Tag Archive for 'New York Times Sunday Book Review'


Part One

It’s 1961 and you have to work hard for your information. There is no Amazon or Google Books to get you every book or record in the world, no Internet to give you instant free access to absolutely everything.

Instead, there is Saul Gross.

In his tiny ad, which runs in the New York Times Sunday Book Review, Saul describes himself as a “finder of the out-of-print and the esoteric.” He has thousands of books and records piled floor to ten foot ceiling in every room of his eight-room rent-controlled apartment on 108th. and Broadway. His clientele is scholars, writers, collectors and fans avid for an obscure volume, photo or record album. He has letters of inquiry on his kitchen table–postmarks from all over the world. The phone rings with exotic requests at all hours. “Gimme a minute,” Saul tells the caller. He knows the collected works and discographies of every writer and musician who ever existed and where to get what he doesn’t have. “Gimme a few days,” he says. Sometimes even: “Gimme a coupla weeks…” But he always tracks down “the item.”

Saul gets his inventory from estate sales, bankrupt bookstores, library liquidations and fraud. He makes deals with other “finders,” splitting the small profits. He pays Gerald, an old palsied lush, five dollars a day to sit on the corner of Broadway and 79th. with a sign: “Please donate old books and records to the Veterans Administration Library.” He is a familiar face on Park Avenue every Tuesday when the rich dump clothes, furniture, anything they don’t want, on the street. People bring him their old books, paintings, photos. He puts them in a canvas bag, which he slings over his shoulder like an itinerant peddler and carries across the park.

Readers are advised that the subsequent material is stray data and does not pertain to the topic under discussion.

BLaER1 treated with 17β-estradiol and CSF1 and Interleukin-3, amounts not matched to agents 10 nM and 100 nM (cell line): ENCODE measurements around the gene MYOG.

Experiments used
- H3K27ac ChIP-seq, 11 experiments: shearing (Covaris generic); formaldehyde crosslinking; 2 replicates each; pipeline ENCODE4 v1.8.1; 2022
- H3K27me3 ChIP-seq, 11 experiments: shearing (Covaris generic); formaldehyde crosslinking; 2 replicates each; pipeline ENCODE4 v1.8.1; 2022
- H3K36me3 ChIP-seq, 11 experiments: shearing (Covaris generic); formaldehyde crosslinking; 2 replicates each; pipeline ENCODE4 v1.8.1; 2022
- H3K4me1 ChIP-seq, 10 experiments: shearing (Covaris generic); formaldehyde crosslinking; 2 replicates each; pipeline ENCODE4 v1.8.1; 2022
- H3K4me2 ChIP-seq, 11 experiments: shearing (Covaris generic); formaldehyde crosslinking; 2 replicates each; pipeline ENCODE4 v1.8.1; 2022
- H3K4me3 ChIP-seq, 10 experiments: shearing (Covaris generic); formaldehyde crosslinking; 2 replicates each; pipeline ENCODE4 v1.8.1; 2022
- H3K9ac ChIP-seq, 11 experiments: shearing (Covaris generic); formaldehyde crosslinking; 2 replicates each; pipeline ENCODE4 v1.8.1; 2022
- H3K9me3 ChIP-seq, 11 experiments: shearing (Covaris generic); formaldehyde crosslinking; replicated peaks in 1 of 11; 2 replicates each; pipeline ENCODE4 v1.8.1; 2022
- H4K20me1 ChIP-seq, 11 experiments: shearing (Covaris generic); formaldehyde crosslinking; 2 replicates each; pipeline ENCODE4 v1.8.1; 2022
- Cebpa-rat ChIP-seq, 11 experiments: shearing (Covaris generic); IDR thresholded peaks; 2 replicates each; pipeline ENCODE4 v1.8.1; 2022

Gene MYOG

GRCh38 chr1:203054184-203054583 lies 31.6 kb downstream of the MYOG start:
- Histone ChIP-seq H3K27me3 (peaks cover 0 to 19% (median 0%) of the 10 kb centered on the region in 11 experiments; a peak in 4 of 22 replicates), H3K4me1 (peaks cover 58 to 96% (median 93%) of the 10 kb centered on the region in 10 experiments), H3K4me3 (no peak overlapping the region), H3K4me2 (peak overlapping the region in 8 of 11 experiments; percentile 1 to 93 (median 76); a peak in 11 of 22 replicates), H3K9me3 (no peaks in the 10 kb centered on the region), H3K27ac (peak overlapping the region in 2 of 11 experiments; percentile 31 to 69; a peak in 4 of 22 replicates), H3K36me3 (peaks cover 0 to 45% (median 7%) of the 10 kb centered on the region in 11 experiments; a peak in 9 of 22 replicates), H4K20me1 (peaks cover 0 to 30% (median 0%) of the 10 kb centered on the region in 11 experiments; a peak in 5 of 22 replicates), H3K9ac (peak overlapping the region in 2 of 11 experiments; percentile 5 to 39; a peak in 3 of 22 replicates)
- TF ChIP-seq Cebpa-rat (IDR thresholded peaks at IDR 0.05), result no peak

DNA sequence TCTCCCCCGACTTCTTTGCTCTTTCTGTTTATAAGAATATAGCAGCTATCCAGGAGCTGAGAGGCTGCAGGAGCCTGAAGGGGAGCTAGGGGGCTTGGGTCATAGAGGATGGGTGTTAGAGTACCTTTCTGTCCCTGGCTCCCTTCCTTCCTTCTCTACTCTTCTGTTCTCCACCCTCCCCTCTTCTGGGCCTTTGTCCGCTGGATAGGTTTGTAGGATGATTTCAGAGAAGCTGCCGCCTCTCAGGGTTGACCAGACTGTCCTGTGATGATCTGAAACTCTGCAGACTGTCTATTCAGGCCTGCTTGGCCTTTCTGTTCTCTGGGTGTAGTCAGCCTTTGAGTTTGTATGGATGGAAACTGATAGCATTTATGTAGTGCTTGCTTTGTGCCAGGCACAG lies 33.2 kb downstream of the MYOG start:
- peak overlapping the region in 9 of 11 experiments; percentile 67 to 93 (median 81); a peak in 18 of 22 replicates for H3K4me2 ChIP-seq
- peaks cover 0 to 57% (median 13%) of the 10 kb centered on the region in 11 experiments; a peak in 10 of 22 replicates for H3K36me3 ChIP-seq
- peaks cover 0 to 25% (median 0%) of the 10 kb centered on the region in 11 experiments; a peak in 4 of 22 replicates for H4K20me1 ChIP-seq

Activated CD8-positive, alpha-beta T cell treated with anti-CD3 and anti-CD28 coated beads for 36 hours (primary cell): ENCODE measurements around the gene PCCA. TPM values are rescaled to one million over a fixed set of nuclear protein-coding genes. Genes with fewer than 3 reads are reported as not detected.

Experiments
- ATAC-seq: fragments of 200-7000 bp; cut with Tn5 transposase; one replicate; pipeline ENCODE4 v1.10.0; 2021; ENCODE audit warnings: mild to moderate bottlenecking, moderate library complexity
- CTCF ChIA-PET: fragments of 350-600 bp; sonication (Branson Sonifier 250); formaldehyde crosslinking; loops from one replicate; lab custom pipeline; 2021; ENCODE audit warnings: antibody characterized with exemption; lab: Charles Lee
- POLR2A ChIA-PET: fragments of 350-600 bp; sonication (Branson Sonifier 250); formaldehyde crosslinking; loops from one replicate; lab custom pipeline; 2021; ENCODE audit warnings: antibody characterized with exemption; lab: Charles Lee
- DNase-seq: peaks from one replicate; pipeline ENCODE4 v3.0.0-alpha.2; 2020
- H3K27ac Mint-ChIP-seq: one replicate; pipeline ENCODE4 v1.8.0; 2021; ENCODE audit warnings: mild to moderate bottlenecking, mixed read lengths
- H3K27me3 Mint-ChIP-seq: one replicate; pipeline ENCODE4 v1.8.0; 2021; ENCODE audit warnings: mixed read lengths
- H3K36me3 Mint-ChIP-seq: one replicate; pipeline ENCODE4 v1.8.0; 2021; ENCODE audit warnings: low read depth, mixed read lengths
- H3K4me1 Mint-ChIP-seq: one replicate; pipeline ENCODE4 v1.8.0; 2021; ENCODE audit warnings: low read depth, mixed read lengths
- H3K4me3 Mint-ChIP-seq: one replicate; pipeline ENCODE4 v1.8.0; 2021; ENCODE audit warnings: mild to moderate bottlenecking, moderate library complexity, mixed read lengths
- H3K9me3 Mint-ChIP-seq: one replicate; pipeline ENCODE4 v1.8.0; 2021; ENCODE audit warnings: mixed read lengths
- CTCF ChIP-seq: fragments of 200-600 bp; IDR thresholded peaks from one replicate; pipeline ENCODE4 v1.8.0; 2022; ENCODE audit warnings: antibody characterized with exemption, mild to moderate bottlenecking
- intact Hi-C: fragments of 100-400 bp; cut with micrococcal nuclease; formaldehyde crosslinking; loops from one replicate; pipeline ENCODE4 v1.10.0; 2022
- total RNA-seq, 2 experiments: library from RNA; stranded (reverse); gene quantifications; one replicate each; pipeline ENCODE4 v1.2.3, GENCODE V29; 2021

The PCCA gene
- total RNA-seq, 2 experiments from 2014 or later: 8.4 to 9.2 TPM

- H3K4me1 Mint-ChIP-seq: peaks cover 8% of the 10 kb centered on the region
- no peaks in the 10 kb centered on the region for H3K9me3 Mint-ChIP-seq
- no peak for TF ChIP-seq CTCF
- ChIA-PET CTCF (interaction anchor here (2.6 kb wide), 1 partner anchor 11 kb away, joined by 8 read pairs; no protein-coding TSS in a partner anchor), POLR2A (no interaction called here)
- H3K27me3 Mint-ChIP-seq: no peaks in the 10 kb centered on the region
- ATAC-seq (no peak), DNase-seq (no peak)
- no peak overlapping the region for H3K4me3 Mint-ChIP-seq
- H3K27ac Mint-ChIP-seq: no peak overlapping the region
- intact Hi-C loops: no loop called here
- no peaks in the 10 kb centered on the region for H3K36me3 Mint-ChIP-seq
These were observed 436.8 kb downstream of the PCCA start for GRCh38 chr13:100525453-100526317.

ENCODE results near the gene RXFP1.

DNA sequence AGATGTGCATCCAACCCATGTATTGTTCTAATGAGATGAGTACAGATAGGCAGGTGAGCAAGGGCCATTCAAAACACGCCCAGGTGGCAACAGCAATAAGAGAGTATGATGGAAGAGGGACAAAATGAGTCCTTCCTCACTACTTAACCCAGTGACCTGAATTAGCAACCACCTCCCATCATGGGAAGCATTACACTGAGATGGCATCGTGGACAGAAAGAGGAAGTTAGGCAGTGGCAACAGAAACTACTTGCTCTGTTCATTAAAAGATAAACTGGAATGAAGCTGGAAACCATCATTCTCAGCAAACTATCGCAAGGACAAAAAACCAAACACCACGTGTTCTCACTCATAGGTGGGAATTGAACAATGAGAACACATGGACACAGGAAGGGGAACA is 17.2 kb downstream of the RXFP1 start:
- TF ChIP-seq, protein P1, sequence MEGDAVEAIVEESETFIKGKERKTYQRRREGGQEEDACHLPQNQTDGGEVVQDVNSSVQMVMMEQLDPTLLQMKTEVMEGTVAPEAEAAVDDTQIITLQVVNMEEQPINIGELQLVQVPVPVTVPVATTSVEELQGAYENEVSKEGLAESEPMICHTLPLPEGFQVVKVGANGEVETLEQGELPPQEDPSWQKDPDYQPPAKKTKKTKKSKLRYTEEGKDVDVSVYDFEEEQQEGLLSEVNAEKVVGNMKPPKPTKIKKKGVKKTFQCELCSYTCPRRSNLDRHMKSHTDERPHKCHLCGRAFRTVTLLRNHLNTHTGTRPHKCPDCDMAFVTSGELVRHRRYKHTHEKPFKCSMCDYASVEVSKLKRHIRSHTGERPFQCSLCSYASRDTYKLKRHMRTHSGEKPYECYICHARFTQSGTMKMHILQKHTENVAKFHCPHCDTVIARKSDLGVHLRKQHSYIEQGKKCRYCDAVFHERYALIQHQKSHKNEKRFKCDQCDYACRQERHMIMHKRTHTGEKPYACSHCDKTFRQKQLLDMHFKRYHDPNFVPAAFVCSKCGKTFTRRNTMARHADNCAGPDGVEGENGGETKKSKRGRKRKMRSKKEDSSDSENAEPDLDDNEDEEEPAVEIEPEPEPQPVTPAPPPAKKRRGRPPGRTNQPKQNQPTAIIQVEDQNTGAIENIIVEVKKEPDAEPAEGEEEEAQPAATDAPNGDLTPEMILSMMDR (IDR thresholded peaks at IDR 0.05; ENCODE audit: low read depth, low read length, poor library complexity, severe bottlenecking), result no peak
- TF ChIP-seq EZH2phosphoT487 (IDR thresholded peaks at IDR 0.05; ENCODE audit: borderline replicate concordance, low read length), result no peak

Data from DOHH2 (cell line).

Saul is a tiny man with laborer’s scarred hands and a huge head of frizzy gray hair. He rents cots in his book-filled rooms to elderly housekeepers who don’t want to take the subway to the Bronx late at night. A weary, stick-thin black woman named Bernice earns her board by cooking short ribs, greens, Kraft macaroni and cheese and wedges of cornbread, which Saul sells to the ladies for two dollars a plate.

When Saul can’t find, buy, chisel or trade an item he steals it. My handball partner, Benny, works for him, lifting rare salsa albums and .45′s from second hand record shops. One night Benny brings me uptown. “Saul says I don’t look intellectual enough to boost books,” he says.

Saul checks me out and pats Benny on the shoulder. “Well done, Benny. “

Bernice gives me a plate of fried chicken and homemade potato salad.

“You steal for fun or profit?” he asks.

“Fun, so far,” I say.

“Stay outta the Eighth Street and Schulte’s. They’re onto you kids and they’ll get suspicious if you keep coming in.”

I get a chill because those are the two bookstores I’ve been plundering.

“Go into the chains, Brentano’s, Doubleday’s,” Saul says. “The clerks don’t give a crap…”

He watches me eat. “Good chicken, huh? Better than that boiled rooster your bubbe gives you every Friday night…You wanna make a quick buck?”